GP practices must make sure that they are receiving optimum income and part of this is ensuring that the notional rent you receive is fair and reasonable in comparison with other surgeries.
The notional rent valuations that practices receive from NHS England are normally carried out by the district valuer and are purely their opinion of the value of your premises. Under the terms of your contract, you are entitled to get a second opinion from your own specialist surveyor.
Following the assessment carried out by your surveyor, you will then either be given reassurance that your reimbursement is at the correct level or you will be advised that an appeal would be worthwhile.
When should practices seek a second opinion on their notional rent?
GP practices should seek a second opinion from a specialist surveyor every time they receive a new notional rent figure from NHS England – even if the practice received a large notional rent increase last time.
This is because the market can change significantly over a three-year period and your surveyor will have gathered a lot more up-to-date comparable evidence during that time that can be used to support an appeal for an increase.
Even if you haven’t made any physical improvements to your surgery premises, its value can be increased by other external factors such as new housing or retail developments in the area.
What if you want to appeal your notional rent?
If your surveyor believes that your practice is being underfunded, they will advise you to notify NHS England that you plan to appeal. You will need to provide NHS England with details of your surveyor so that they are authorised to proceed with the case on your behalf.
It makes sense to notify NHS England of your appeal as soon as possible after you have received your new notional rent figure.
NHS England will sometimes inform you that you must submit your appeal within three months in order to speed things up, however, contractually you have three years in which to do this. A recent legal ruling confirmed that this was the case.
If NHS England tells you that you cannot appeal because you have not notified them within the correct timescale, please speak to your surveyor who will be able to advise you further.
What does the notional rent appeal process involve?
Once you have notified NHS England that you plan to appeal and have appointed your surveyor, the practice doesn’t need to have much direct involvement with the appeal process.
Your surveyor will present your case for a notional rent increase to the district valuer using comparable evidence, for example the notional rent of similar surgeries in similar premises and in similar locations. Therefore, it is a good idea to use a surveyor who has worked on notional rent appeals in the past to ensure that they have the necessary comparable evidence available.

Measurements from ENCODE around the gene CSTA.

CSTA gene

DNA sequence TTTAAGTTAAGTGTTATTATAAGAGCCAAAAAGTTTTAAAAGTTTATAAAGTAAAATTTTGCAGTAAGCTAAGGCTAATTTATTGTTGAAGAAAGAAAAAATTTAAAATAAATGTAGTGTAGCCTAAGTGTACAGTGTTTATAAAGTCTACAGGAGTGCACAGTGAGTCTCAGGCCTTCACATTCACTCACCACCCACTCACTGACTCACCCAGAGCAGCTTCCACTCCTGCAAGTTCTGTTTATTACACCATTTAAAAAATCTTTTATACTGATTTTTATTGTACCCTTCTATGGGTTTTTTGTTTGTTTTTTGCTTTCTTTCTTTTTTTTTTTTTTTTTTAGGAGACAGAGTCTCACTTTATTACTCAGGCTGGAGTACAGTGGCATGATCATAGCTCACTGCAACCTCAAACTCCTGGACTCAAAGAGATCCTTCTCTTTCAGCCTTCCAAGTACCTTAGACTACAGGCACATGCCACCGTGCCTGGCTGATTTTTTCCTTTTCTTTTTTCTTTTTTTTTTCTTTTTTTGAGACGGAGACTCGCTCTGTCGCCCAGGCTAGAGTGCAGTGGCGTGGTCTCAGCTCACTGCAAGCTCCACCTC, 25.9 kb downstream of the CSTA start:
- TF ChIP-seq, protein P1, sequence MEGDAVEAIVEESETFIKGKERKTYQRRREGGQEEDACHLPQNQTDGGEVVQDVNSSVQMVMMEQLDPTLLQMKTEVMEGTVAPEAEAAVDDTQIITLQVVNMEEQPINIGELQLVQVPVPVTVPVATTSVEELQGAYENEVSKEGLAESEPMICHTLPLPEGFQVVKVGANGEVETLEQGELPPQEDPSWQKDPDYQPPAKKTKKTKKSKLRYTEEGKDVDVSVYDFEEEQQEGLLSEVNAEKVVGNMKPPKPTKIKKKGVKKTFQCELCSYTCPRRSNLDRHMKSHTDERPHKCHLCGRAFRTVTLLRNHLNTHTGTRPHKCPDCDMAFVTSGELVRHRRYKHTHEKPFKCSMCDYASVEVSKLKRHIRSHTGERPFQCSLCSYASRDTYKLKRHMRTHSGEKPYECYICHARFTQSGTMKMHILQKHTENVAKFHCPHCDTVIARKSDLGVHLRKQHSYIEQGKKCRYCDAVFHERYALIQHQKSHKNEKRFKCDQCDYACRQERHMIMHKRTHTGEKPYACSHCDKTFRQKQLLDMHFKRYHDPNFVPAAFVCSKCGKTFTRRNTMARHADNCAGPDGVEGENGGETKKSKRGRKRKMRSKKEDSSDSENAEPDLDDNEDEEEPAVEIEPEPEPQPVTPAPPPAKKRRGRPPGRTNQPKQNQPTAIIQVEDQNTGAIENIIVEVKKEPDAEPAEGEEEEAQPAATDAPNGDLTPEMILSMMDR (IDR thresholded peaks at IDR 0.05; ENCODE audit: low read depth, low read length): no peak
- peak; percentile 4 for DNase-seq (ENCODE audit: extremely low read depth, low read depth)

These negotiations will continue until an agreement has been reached with the district valuer or the rental is determined by the NHS Litigation Authority (if deemed necessary) at which time your surveyor will notify you of the final outcome.
What happens if the appeal is successful?
If the appeal is successful, NHS England should begin to pay you the increased notional rent accordingly. However, it can sometimes take a few months for this to happen and you or your surveyor may need to chase them.
If it is a retrospective appeal, you should receive back pay up to the review date in question. If the appeal is successful two years after you were initially given your new notional rent figure, then you should receive back pay for those two years as a lump sum and an increase in monthly payments up until your new review in a year’s time.
How much can practices expect their notional rent to be increased by following a successful appeal?
In the last three years (2012-2014) GP Surveyors negotiated average increases of 10% per surgery (over and above NHS England or the health board's initial valuation). This amounts to an average increase of £2,520 per year and £7,560 over the three-year notional rent period.
Some of our notional rent increases have been five-figure sums which goes to show the importance of seeking a second opinion.
What should practices do if they are unhappy with the result of the appeal?
If your surveyor says they will be unable to achieve a reimbursement increase for you following their initial valuation (before entering into negotiations with the district valuer) and you aren’t happy with their assessment, there is nothing stopping you from speaking to another specialist for their opinion.
It is important that you are confident that the notional rent you are receiving is fair and reasonable in comparison with other surgeries.
If your surveyor takes on your appeal but is unable to reach an agreement with the district valuer, they can refer the case to the NHS Litigation Authority (NHSLA) for a decision. The NHSLA will check that all possible efforts have been made to resolve the case at a local level before providing a final determination. This process should not require any time or effort from the GP practice as it is usually managed by the surveyor directly.